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Greenman v. United States

United States District Court, E.D. Tennessee

June 21, 2019

JONAS KIM GREENMAN, Petitioner,
v.
UNITED STATES OF AMERICA, Respondent.

          MEMORANDUM OPINION

          THOMAS A. VARLAN UNITED STATES DISTRICT JUDGE.

         Federal inmate Jonas Greenman has filed a motion to vacate, set aside, or correct sentence pursuant to 28 U.S.C. § 2255, and a motion to file an addendum. Respondent has filed a response in opposition to both the original petition and the addendum. Having considered the pleadings and the record, along with the relevant law, the Court finds that there is no necessity for an evidentiary hearing[1], and Greenman's § 2255 motion and motion for addendum will be denied.

         I. BACKGROUND FACTS AND PROCEDURAL HISTORY

         Over a ten-day period in late 2009, Greenman robbed four Knoxville businesses at gunpoint: a Quiznos restaurant on November 23, 2009; a Days Inn hotel on November 30, 2009; an Advance Auto Parts store on December 1, 2009; and a P.F. Chang's restaurant on December 2, 2009 [Doc. 11 at ¶ 5 in No. 3:09-CR-164]. Greenman was subsequently indicted with four counts of Hobbs Act robbery in violation of 18 U.S.C. § 1951, and four corresponding counts of using, carrying, and brandishing a firearm during an in relation to a crime of violence in violation of 18 U.S.C. § 924(c) [Doc. 1 in No. 3:09-CR-164].

         With the assistance of counsel, Greenman negotiated a plea agreement whereby he agreed to plead guilty to two of the § 924(c) offenses in exchange for dismissal of the remaining counts [Doc. 11 in No. 3:09-CR-164]. Greenman's plea was accepted, and the Court entered judgment in this cause on January 26, 2011, sentencing Greenman to the lowest sentence authorized by law for his offenses of conviction: 84 months' imprisonment for his first § 924(c) offense, followed by 300 months' imprisonment for the second [Doc. 17 in No. 3:09-CR-164]. Greenman did not appeal.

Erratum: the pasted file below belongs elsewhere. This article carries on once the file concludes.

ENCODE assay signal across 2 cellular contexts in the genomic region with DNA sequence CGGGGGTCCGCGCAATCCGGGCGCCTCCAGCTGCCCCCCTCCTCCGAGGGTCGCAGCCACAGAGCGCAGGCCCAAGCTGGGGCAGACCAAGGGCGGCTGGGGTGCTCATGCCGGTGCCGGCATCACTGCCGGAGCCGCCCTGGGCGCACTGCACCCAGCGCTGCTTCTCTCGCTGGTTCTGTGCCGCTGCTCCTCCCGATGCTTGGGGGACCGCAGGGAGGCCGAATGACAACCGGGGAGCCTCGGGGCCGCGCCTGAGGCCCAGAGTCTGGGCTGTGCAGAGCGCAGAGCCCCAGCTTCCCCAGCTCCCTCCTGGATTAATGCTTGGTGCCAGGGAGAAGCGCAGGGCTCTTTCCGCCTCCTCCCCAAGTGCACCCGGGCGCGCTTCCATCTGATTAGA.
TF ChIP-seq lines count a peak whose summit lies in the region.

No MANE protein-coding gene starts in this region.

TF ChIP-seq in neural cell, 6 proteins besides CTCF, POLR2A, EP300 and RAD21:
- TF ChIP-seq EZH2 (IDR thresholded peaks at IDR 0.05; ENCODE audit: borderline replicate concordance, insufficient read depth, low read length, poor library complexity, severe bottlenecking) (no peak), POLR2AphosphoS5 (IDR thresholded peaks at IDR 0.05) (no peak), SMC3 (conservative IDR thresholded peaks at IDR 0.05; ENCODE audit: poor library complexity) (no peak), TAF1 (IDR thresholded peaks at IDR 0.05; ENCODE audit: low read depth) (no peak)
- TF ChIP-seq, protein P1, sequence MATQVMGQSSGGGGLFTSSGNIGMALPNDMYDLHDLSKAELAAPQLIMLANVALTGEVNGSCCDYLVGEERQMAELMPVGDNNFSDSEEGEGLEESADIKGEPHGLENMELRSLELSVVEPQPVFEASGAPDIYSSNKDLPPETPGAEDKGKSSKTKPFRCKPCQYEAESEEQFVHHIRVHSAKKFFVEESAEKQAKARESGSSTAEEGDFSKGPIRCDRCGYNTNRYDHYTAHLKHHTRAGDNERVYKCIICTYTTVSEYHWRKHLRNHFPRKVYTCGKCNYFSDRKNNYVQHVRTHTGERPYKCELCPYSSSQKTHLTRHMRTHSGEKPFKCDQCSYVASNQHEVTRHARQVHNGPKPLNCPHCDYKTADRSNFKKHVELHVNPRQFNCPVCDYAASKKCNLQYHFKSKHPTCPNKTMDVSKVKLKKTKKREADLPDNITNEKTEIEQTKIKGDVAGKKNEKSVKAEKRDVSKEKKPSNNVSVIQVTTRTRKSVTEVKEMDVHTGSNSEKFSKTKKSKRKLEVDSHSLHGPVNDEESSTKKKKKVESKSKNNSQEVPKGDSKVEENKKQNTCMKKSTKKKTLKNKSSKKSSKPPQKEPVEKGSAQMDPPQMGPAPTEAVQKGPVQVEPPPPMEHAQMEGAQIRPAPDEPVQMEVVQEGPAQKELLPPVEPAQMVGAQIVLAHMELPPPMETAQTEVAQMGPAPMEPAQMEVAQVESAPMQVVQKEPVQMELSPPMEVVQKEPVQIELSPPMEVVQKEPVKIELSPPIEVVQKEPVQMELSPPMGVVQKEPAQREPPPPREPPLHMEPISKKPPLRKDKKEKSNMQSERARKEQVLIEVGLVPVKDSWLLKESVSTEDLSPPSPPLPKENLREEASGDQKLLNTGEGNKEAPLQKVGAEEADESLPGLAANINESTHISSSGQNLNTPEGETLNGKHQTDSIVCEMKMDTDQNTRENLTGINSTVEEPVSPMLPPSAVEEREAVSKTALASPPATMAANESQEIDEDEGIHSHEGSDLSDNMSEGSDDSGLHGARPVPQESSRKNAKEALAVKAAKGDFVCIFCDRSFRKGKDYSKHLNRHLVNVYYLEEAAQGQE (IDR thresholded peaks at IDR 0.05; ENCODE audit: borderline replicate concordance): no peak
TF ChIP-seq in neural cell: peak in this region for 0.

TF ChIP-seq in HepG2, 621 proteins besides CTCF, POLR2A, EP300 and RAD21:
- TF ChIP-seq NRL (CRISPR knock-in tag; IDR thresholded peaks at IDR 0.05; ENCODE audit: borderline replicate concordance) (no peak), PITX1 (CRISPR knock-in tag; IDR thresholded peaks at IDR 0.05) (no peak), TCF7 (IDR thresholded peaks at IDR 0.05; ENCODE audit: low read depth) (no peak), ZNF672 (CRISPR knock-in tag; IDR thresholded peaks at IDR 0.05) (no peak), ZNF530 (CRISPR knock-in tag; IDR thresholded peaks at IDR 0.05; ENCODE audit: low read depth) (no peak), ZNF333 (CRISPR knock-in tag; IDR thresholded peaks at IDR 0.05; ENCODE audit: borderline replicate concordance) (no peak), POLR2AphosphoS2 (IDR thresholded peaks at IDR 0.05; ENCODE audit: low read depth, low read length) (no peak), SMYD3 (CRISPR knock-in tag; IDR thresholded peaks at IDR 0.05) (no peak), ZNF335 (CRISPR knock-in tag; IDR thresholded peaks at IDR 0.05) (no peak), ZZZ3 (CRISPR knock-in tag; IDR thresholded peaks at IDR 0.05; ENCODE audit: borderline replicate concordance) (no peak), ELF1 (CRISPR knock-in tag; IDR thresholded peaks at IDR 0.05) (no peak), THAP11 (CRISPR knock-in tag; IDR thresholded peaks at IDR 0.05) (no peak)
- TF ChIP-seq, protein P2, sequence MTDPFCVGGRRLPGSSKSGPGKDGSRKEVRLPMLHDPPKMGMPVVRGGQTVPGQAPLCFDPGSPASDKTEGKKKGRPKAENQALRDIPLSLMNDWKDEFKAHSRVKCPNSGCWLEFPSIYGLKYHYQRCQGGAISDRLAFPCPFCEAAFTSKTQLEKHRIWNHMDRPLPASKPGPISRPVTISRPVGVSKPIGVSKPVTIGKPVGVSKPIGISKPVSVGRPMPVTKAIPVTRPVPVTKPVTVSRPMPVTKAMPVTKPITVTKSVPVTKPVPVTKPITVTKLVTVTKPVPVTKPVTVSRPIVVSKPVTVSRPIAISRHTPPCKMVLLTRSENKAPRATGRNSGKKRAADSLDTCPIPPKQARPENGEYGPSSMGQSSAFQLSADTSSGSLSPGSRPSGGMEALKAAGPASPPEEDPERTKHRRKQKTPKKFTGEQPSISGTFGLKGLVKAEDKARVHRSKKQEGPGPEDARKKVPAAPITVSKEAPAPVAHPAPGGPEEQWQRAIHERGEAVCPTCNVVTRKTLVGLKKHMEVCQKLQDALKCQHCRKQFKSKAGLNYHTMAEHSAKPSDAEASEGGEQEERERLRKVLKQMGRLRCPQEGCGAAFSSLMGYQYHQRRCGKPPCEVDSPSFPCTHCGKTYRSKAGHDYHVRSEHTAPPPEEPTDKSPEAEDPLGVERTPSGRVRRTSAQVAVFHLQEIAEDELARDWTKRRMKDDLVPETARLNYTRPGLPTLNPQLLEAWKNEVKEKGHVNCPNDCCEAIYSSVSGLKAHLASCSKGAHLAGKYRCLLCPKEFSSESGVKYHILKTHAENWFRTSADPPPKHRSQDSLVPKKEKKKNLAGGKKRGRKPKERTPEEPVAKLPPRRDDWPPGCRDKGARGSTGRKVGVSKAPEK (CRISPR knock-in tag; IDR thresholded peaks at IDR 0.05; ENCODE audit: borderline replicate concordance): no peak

On or about June 24, 2016, Greenman filed the instant motion challenging his § 924(c) convictions in light of the holding in Johnson v. United States, 135 S.Ct. 2551 (2015), which struck down as unconstitutional the residual clause of the Armed Career Criminal Act (“ACCA”) [Doc. 1]. Johnson, 135 S.Ct. at 2563. On or about February 6, 2019, Greenman filed a “Motion for Addendum” to his petition seeking to add additional claims [Doc. 5]. The United States was ordered to respond to Greenman's allegations, and it filed a response on April 10, 2019 [Doc. 9].

         II. LEGAL STANDARD

         After a defendant has been convicted and exhausted his appeal rights, a court may presume that “he stands fairly and finally convicted.” United States v. Frady, 456 U.S. 152, 164 (1982). A court may grant relief under 28 U.S.C. § 2255, but the statute “does not encompass all claimed errors in conviction and sentencing.” United States v. Addonizio, 442 U.S. 178, 185 (1979). Rather, collateral attack limits a movant's allegations to those of constitutional or jurisdictional magnitude, or those containing factual or legal errors “so fundamental as to render the entire proceeding invalid.” Short v. United States, 471 F.3d 686, 691 (6th Cir. 2006) (citation omitted); see also 28 U.S.C. § 2255(a).

         III. DISCUSSION

         A. Timeliness

         A one-year limitation period applies to § 2255 motions, and it runs from the latest of:

(1) the date on which the judgment of conviction becomes final;
(2) the date on which the impediment to making a motion created by governmental action in violation of the Constitution or laws of the United States is removed, if the movant was prevented from making a motion by such governmental action;
(3) the date on which the right asserted was initially recognized by the Supreme Court, if that right has been newly recognized by the Supreme Court and made retroactively ...

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